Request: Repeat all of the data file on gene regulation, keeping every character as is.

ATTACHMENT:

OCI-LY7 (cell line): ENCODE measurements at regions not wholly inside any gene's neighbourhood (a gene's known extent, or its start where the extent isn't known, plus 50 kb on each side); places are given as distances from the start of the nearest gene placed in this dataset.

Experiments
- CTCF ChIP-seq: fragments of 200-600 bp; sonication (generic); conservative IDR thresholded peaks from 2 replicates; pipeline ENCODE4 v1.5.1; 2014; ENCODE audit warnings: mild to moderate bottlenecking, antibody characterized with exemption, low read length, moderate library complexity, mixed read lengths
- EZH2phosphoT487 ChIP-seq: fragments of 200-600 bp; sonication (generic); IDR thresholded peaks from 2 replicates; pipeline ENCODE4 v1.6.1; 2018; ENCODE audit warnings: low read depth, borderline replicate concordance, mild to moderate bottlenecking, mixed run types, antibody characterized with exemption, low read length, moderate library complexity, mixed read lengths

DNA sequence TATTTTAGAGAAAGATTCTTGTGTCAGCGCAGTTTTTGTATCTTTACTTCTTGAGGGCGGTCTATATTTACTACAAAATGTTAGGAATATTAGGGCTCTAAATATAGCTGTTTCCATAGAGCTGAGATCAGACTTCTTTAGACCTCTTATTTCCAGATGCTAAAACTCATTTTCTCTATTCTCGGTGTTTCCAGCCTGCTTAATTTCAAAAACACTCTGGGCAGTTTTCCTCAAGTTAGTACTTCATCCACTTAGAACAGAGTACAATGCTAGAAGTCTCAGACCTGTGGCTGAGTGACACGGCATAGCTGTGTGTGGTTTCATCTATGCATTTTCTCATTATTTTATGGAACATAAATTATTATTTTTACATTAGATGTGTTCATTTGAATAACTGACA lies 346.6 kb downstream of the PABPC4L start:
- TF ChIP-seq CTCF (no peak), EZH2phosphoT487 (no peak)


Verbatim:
OCI-LY7 (cell line): ENCODE measurements at regions not wholly inside any gene's neighbourhood (a gene's known extent, or its start where the extent isn't known, plus 50 kb on each side); places are given as distances from the start of the nearest gene placed in this dataset.

Experiments
- CTCF ChIP-seq: fragments of 200-600 bp; sonication (generic); conservative IDR thresholded peaks from 2 replicates; pipeline ENCODE4 v1.5.1; 2014; ENCODE audit warnings: mild to moderate bottlenecking, antibody characterized with exemption, low read length, moderate library complexity, mixed read lengths
- EZH2phosphoT487 ChIP-seq: fragments of 200-600 bp; sonication (generic); IDR thresholded peaks from 2 replicates; pipeline ENCODE4 v1.6.1; 2018; ENCODE audit warnings: low read depth, borderline replicate concordance, mild to moderate bottlenecking, mixed run types, antibody characterized with exemption, low read length, moderate library complexity, mixed read lengths

DNA sequence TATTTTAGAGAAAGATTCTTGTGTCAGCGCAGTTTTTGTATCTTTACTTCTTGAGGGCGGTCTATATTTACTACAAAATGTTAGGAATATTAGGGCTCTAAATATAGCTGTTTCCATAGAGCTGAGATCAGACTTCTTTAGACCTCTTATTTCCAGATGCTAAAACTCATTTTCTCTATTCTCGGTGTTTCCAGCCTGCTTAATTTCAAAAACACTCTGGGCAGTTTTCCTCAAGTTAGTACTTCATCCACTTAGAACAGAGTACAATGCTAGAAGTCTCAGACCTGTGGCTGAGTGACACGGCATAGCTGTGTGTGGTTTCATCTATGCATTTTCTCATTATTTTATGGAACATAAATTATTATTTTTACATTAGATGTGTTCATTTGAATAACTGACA lies 346.6 kb downstream of the PABPC4L start:
- TF ChIP-seq CTCF (no peak), EZH2phosphoT487 (no peak)